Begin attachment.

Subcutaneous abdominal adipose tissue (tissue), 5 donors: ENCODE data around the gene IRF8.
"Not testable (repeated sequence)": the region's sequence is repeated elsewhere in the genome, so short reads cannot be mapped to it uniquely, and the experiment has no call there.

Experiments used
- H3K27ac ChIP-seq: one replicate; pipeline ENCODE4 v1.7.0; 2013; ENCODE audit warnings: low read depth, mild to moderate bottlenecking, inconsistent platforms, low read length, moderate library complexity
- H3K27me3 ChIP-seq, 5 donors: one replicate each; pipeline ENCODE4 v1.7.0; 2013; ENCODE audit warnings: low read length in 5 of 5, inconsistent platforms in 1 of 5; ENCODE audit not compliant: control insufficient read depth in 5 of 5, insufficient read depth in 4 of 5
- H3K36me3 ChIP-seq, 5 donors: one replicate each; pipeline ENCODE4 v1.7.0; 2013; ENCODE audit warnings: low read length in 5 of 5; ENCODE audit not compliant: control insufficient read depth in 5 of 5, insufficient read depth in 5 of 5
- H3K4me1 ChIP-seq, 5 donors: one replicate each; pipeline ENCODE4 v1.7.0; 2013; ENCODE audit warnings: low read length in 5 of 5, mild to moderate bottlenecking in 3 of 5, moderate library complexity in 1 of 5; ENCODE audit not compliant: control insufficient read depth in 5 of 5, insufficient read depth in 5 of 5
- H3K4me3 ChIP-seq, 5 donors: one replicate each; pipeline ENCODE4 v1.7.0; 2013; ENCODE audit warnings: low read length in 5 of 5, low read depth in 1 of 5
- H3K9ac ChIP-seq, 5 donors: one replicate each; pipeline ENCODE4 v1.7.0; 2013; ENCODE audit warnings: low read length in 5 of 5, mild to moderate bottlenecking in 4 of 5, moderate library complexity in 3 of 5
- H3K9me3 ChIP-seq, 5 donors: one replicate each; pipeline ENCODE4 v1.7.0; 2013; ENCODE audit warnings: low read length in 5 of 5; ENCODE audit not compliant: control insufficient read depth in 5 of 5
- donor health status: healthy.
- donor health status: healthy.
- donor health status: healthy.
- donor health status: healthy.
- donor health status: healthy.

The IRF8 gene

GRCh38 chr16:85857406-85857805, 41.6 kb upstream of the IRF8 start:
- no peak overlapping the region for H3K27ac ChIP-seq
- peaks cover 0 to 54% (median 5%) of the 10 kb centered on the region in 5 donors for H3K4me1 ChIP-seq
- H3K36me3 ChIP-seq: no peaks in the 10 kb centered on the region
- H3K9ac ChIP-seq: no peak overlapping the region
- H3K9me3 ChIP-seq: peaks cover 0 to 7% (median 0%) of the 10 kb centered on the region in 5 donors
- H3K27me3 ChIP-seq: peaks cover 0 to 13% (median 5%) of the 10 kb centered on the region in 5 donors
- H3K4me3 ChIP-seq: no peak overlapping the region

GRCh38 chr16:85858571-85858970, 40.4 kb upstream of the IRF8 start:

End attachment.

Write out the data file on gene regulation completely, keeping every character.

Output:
Subcutaneous abdominal adipose tissue (tissue), 5 donors: ENCODE data around the gene IRF8.
"Not testable (repeated sequence)": the region's sequence is repeated elsewhere in the genome, so short reads cannot be mapped to it uniquely, and the experiment has no call there.

Experiments used
- H3K27ac ChIP-seq: one replicate; pipeline ENCODE4 v1.7.0; 2013; ENCODE audit warnings: low read depth, mild to moderate bottlenecking, inconsistent platforms, low read length, moderate library complexity
- H3K27me3 ChIP-seq, 5 donors: one replicate each; pipeline ENCODE4 v1.7.0; 2013; ENCODE audit warnings: low read length in 5 of 5, inconsistent platforms in 1 of 5; ENCODE audit not compliant: control insufficient read depth in 5 of 5, insufficient read depth in 4 of 5
- H3K36me3 ChIP-seq, 5 donors: one replicate each; pipeline ENCODE4 v1.7.0; 2013; ENCODE audit warnings: low read length in 5 of 5; ENCODE audit not compliant: control insufficient read depth in 5 of 5, insufficient read depth in 5 of 5
- H3K4me1 ChIP-seq, 5 donors: one replicate each; pipeline ENCODE4 v1.7.0; 2013; ENCODE audit warnings: low read length in 5 of 5, mild to moderate bottlenecking in 3 of 5, moderate library complexity in 1 of 5; ENCODE audit not compliant: control insufficient read depth in 5 of 5, insufficient read depth in 5 of 5
- H3K4me3 ChIP-seq, 5 donors: one replicate each; pipeline ENCODE4 v1.7.0; 2013; ENCODE audit warnings: low read length in 5 of 5, low read depth in 1 of 5
- H3K9ac ChIP-seq, 5 donors: one replicate each; pipeline ENCODE4 v1.7.0; 2013; ENCODE audit warnings: low read length in 5 of 5, mild to moderate bottlenecking in 4 of 5, moderate library complexity in 3 of 5
- H3K9me3 ChIP-seq, 5 donors: one replicate each; pipeline ENCODE4 v1.7.0; 2013; ENCODE audit warnings: low read length in 5 of 5; ENCODE audit not compliant: control insufficient read depth in 5 of 5
- donor health status: healthy.
- donor health status: healthy.
- donor health status: healthy.
- donor health status: healthy.
- donor health status: healthy.

The IRF8 gene

GRCh38 chr16:85857406-85857805, 41.6 kb upstream of the IRF8 start:
- no peak overlapping the region for H3K27ac ChIP-seq
- peaks cover 0 to 54% (median 5%) of the 10 kb centered on the region in 5 donors for H3K4me1 ChIP-seq
- H3K36me3 ChIP-seq: no peaks in the 10 kb centered on the region
- H3K9ac ChIP-seq: no peak overlapping the region
- H3K9me3 ChIP-seq: peaks cover 0 to 7% (median 0%) of the 10 kb centered on the region in 5 donors
- H3K27me3 ChIP-seq: peaks cover 0 to 13% (median 5%) of the 10 kb centered on the region in 5 donors
- H3K4me3 ChIP-seq: no peak overlapping the region

GRCh38 chr16:85858571-85858970, 40.4 kb upstream of the IRF8 start: